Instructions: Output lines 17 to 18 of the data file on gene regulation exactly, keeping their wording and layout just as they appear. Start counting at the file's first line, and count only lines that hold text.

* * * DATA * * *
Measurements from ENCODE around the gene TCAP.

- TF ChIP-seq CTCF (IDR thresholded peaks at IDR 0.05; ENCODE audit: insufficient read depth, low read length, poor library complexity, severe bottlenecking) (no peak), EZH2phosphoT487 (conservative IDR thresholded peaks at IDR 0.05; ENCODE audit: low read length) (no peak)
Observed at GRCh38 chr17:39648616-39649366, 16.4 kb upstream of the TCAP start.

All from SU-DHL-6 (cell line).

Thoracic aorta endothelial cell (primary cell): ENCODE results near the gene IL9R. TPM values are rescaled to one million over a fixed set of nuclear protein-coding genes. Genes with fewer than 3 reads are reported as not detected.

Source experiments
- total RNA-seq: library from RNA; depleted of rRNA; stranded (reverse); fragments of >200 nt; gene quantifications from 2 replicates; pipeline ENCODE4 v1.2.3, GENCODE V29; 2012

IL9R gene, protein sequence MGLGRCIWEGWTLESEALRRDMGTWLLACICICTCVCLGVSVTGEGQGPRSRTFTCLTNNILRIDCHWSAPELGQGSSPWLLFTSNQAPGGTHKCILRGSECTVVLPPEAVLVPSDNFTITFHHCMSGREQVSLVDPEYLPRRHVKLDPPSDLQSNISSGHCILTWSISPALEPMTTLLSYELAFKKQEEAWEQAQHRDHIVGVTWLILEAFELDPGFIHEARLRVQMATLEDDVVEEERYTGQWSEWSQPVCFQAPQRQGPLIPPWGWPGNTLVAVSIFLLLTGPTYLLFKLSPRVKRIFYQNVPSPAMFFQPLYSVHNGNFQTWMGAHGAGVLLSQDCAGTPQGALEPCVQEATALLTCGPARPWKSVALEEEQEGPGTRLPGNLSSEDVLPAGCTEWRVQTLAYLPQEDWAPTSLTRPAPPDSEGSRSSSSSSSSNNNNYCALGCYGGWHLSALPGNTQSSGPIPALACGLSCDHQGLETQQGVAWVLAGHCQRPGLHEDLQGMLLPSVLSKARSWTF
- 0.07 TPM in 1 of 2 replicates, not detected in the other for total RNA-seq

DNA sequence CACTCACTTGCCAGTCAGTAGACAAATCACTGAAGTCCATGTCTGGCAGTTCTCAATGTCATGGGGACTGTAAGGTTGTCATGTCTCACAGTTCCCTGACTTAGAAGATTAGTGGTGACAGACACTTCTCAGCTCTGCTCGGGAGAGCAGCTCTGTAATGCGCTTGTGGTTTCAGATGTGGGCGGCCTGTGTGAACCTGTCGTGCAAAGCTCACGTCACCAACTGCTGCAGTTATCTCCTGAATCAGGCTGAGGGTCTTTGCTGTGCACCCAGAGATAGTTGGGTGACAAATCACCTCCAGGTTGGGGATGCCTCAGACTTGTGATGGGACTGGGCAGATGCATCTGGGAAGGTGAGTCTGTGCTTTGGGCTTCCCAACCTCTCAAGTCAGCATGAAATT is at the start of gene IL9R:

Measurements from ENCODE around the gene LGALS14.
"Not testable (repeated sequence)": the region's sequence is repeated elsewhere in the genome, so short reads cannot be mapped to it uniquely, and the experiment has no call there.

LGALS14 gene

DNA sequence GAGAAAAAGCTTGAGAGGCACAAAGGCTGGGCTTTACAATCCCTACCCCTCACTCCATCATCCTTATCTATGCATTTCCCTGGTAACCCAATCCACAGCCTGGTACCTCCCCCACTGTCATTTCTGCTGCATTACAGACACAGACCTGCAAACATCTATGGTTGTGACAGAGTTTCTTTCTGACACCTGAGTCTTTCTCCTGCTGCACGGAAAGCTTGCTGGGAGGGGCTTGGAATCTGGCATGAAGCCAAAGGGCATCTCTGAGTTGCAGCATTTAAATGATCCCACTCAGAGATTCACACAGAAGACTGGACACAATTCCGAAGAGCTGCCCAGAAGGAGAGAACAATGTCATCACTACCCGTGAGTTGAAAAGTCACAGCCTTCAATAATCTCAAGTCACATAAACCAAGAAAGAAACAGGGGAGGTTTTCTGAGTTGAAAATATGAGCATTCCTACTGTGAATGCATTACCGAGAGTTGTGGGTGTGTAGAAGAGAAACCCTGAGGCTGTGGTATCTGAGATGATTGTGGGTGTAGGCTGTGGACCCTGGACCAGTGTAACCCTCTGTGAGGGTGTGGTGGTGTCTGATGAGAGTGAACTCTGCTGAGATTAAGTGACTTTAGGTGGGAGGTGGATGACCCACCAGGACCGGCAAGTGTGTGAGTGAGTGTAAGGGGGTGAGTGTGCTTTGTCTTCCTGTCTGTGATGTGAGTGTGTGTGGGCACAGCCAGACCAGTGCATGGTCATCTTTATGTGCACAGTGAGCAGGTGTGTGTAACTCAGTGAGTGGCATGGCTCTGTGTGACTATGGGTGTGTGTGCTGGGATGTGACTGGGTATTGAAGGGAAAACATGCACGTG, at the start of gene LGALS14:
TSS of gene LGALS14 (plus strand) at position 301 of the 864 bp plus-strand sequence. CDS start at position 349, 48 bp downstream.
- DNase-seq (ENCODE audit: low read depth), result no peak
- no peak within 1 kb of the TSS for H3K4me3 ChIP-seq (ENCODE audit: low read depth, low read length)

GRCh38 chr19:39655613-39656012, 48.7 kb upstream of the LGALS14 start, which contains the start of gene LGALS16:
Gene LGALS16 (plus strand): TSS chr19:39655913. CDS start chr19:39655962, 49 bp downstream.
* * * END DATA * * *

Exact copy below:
- no peak within 1 kb of the TSS for H3K4me3 ChIP-seq (ENCODE audit: low read depth, low read length)

GRCh38 chr19:39655613-39656012, 48.7 kb upstream of the LGALS14 start, which contains the start of gene LGALS16: